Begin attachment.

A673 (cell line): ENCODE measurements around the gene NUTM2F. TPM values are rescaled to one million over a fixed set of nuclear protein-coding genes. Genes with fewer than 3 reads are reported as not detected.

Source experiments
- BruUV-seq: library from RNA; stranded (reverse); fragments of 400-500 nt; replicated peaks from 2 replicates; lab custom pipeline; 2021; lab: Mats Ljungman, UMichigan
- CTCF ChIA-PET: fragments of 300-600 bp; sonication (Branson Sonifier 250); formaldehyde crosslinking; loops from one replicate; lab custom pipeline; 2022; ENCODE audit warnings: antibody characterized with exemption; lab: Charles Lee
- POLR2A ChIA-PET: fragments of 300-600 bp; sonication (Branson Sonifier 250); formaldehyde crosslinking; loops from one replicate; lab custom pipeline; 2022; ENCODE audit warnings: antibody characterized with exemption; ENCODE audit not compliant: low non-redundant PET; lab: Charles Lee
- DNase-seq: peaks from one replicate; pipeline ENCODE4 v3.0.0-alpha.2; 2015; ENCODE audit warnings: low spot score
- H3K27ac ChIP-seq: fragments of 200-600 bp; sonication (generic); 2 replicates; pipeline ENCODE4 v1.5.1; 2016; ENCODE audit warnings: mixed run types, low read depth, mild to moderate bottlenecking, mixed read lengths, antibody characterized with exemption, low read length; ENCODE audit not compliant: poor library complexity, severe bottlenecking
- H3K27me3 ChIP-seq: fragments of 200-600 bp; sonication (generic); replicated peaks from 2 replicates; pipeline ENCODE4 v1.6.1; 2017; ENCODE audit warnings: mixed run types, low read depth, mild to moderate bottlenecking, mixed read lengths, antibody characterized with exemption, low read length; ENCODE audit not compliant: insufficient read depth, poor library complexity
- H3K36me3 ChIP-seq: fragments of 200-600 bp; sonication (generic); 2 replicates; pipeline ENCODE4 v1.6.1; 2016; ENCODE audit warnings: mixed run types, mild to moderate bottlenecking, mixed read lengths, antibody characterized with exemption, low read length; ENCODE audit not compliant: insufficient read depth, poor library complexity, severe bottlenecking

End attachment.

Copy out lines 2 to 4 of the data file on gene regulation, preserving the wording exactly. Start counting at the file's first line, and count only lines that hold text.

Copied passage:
Source experiments
- BruUV-seq: library from RNA; stranded (reverse); fragments of 400-500 nt; replicated peaks from 2 replicates; lab custom pipeline; 2021; lab: Mats Ljungman, UMichigan
- CTCF ChIA-PET: fragments of 300-600 bp; sonication (Branson Sonifier 250); formaldehyde crosslinking; loops from one replicate; lab custom pipeline; 2022; ENCODE audit warnings: antibody characterized with exemption; lab: Charles Lee